I’ve been watching the django-command-extensions project out of the corner of my eye for a while, promising to give it a shot. With the extensions added to your installed_apps,
manage.py grows a bunch of additional functionality, such as the ability to empty entire databases, run periodical maintenance jobs, generate a URL map, get user/session data… and to generate graphical visualizations from models.
A recent post by John Tynan on the power of command extensions finally kicked my butt enough to give it a spin. Essential stuff for debug and development work.
Getting visual graphing to work takes a bit of extra elbow grease, since it depends on a working installation of the open graphviz utilities as well as a Python adapter for graphviz, PyGraphviz. graphviz itself has both command-line utilities (which I got via macports) and a GUI app for opening and manipulating the .dot files that graphviz generates.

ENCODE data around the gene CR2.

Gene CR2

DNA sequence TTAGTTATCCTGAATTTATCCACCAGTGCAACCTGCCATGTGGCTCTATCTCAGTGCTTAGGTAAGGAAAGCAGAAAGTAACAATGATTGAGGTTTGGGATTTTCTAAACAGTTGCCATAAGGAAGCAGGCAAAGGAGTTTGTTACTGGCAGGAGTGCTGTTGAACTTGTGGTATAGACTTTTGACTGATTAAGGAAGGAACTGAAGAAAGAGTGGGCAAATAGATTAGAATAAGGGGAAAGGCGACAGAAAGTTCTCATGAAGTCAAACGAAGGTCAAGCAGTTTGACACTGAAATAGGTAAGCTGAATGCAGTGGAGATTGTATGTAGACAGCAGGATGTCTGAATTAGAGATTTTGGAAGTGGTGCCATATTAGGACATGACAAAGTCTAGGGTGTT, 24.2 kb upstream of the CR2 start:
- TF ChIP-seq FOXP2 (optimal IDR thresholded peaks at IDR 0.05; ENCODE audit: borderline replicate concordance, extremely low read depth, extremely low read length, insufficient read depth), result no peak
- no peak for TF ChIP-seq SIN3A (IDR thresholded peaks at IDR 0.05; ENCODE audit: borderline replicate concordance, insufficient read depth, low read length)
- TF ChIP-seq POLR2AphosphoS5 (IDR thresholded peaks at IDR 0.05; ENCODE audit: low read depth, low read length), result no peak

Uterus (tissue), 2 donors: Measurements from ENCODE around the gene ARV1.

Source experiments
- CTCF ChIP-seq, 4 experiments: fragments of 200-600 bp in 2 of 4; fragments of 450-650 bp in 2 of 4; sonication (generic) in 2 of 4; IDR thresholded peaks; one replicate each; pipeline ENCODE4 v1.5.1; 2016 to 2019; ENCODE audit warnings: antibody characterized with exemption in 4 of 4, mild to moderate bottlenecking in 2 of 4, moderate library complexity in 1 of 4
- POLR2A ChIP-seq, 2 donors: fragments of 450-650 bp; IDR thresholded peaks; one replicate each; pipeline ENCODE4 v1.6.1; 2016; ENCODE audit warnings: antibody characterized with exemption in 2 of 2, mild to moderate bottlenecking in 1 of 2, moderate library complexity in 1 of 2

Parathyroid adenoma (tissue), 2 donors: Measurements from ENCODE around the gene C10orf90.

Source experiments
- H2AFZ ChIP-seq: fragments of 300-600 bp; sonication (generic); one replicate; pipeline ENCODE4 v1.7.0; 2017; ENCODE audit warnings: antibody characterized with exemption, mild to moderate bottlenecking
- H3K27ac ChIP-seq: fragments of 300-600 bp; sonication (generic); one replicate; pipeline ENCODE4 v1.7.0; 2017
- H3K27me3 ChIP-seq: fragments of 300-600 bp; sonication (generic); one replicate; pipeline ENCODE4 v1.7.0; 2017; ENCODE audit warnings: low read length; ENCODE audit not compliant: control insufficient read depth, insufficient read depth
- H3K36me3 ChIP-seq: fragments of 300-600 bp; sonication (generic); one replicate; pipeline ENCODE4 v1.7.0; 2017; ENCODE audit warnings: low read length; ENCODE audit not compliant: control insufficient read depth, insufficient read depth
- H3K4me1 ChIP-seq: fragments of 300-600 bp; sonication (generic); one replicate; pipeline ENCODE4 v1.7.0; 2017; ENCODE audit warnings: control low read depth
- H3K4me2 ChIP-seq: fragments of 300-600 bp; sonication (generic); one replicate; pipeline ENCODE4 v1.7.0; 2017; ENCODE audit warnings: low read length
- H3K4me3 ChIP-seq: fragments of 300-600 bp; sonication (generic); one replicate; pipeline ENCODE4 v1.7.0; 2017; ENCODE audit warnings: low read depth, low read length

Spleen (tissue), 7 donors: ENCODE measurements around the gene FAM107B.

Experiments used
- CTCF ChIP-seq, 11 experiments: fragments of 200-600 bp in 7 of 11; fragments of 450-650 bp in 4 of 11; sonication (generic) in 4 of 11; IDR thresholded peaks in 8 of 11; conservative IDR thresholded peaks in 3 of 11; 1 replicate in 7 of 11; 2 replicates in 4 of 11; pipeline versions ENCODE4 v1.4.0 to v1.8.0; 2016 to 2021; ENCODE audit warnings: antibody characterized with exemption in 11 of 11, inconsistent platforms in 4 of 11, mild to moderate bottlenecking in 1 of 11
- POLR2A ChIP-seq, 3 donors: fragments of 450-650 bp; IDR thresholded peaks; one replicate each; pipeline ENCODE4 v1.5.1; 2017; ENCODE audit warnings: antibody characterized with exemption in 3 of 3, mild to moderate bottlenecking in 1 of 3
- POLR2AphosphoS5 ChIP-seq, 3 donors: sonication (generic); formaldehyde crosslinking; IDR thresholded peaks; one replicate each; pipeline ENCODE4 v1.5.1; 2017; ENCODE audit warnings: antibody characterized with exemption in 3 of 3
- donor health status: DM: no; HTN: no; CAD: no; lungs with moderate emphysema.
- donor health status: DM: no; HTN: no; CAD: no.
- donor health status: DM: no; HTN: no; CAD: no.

Took some wringing of hands and gnashing of teeth to get macports to happily install all of the pieces, but finally ended up with this:
python manage.py graph_models beverages > beverages1.dot
The key to getting decent resolution output, I found, is to output a graphviz .dot file rather than PNG. You can’t control the relatively low resolution of the latter, but .dot files are vector, and can be exported from the GUI Graphviz app to any format, including PDF (infinite resolution!).
Amazing to be able to visualize your models like this, but it’s not perfect. What you don’t see reflected here is the fact that Wine, Beer, etc. are actually subclassed from the Beverage model. And the arrows don’t even try to point to the actual fields that form table relations, which would be nice.
graph_models has a way go, but it’s still a terrific visualization tool for sharing back-end work with clients in a way that makes immediate sense.